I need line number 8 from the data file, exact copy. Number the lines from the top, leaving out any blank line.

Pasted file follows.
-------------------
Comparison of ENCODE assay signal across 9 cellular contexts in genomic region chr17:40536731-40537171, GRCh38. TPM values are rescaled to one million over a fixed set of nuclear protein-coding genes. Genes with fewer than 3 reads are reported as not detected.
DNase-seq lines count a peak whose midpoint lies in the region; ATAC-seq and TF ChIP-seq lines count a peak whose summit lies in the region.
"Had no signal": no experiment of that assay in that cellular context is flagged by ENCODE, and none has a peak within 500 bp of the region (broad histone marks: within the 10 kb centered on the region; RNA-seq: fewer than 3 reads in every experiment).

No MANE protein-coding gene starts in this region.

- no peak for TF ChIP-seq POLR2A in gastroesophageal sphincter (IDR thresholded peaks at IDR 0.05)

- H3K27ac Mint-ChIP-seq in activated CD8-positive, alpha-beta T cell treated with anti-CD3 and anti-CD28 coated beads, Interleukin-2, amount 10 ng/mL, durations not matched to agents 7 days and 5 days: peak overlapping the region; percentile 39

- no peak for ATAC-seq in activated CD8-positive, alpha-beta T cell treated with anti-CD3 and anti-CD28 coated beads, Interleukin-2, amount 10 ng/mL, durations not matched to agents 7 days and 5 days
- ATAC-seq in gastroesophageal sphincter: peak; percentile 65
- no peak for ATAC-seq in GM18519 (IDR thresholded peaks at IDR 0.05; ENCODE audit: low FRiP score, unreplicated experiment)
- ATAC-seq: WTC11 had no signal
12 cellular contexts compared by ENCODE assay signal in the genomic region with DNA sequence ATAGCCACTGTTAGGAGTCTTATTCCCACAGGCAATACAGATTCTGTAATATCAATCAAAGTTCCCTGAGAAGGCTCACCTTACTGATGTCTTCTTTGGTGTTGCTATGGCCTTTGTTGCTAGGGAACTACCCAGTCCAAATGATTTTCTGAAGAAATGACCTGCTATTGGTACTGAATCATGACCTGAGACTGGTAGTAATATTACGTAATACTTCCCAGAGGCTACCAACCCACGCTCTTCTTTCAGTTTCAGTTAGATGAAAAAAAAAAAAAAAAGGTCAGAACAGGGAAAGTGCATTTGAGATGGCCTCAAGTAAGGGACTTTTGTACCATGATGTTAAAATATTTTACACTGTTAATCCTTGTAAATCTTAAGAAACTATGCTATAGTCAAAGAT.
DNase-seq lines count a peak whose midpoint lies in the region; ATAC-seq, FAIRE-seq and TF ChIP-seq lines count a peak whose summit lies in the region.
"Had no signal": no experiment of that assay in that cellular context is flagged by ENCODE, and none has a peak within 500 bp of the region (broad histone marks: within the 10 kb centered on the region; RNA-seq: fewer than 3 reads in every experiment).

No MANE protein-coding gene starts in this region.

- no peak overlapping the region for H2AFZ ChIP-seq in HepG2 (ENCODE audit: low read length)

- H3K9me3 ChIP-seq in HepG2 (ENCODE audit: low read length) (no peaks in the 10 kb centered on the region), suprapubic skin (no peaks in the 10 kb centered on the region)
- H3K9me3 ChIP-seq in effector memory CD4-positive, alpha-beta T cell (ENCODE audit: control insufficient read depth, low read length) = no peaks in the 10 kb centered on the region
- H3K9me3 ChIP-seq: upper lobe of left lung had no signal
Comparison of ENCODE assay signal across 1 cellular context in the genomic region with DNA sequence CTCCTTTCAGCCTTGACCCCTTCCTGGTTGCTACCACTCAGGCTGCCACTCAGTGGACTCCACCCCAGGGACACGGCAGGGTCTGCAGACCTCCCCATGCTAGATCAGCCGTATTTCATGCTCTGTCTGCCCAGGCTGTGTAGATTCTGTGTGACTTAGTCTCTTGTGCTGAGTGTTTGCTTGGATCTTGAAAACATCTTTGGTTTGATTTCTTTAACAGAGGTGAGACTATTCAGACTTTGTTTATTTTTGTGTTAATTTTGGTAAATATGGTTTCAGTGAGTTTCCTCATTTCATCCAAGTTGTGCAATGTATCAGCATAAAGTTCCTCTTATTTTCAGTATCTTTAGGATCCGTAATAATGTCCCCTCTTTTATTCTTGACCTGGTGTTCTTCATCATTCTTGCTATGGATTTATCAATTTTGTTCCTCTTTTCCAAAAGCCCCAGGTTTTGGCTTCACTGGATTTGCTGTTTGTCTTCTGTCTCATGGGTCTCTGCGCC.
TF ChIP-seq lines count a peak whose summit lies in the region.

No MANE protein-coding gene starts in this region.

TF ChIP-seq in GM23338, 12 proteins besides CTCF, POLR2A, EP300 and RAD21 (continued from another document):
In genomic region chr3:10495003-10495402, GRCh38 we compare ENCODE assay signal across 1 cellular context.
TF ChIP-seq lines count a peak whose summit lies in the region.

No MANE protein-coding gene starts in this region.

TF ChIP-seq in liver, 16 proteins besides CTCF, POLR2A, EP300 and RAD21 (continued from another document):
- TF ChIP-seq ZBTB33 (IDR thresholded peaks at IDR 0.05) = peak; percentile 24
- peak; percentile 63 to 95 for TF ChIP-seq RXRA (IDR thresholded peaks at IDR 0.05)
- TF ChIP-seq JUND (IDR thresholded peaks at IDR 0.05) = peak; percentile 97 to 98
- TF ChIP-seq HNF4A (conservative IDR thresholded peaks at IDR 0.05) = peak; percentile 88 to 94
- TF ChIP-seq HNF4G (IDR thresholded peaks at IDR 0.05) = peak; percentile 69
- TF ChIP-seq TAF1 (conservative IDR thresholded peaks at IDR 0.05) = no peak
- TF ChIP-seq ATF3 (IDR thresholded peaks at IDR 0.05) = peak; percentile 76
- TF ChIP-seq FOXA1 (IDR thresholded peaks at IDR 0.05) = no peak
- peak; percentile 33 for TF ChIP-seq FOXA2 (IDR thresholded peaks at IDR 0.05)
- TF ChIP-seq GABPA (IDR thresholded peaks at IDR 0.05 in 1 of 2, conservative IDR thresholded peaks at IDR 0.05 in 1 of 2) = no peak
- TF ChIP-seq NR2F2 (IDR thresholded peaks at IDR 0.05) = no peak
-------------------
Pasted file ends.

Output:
- ATAC-seq in gastroesophageal sphincter: peak; percentile 65